Obesity vaccine one step closer to reality

A new vaccine has been shown to lead to decreased weight gain and less body fat in animal models and has the potential to be effective in the fight against obesity.

Scientists at the Scripps Research Institute in California found that rats which were given specific types of the active vaccine ate normally but put on less weight and had less body fat.

Dr Eric Zorrilla, assistant professor at Scripps Research, commented: "The rats who received the most effective vaccines didn't eat differently than the others, including the control models.

"That makes our findings exciting therapeutically – the vaccine slows the rate of weight gain, while still allowing for normal eating habits."

The vaccine works by preventing a hormone called ghrelin from reaching the central nervous system.

Ghrelin is known to promote weight gain and fat storage by decreasing the breakdown of stored fat and curbing energy expenditure during periods of weight loss.

It is thought to have evolved to assist survival during the feast and famine conditions endured by early humans.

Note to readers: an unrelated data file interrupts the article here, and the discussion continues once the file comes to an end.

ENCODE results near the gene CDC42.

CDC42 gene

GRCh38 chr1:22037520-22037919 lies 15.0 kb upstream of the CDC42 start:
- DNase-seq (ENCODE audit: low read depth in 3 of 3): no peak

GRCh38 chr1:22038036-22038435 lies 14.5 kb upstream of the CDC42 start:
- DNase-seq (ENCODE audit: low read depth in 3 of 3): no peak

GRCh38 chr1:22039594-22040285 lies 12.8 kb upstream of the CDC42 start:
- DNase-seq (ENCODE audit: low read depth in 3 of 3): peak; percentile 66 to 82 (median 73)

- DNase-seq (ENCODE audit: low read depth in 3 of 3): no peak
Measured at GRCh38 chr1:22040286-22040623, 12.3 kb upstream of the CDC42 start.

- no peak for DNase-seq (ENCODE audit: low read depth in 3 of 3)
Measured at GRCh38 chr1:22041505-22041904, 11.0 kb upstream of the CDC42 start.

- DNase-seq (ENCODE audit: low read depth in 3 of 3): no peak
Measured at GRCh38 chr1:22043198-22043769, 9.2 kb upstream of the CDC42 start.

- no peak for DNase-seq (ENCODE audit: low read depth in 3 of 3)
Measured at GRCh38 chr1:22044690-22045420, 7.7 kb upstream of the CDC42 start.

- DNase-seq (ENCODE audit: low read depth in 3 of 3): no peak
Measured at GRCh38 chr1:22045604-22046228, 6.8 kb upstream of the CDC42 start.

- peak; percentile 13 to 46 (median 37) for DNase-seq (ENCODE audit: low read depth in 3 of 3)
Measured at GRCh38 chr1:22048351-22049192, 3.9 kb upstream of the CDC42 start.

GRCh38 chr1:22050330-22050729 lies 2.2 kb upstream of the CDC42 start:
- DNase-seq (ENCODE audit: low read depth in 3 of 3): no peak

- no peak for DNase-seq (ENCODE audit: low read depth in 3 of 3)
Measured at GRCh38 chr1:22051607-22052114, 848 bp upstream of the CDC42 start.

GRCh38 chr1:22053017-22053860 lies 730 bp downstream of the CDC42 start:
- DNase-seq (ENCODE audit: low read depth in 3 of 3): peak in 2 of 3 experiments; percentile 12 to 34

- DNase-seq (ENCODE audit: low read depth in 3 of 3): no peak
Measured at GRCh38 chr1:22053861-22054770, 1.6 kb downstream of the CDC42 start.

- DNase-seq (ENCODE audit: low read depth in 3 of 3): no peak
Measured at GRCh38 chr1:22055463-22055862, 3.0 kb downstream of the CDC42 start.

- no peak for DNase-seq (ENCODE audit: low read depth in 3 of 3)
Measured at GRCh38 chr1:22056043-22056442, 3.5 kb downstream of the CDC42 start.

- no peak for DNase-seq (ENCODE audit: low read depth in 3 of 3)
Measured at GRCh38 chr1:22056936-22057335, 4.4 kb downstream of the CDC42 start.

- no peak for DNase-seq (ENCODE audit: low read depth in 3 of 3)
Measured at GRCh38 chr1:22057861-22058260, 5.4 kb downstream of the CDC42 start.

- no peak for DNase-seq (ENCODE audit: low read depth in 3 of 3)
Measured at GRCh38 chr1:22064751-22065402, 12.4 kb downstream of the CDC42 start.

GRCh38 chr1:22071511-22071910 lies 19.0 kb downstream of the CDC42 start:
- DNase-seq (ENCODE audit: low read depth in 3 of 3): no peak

Dr Kim Janda, professor of chemistry at Scripps Research, admitted that much more research is needed and said that the study doesn't claim to answer the question of obesity treatment once and for all.

"Right now it appears that active vaccination against ghrelin is one avenue that can slow weight gain and fat build-up in the body," she said.

Obesity is a growing concern and recent reports from the World Health Organisation suggest that around one billion people worldwide are either overweight or obese.

An increasing number of patients are electing to undergo obesity surgery to try and assist weight loss and reduce obesity-related health problems, such as Type 2 diabetes.

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Obesity vaccine one step closer to reality
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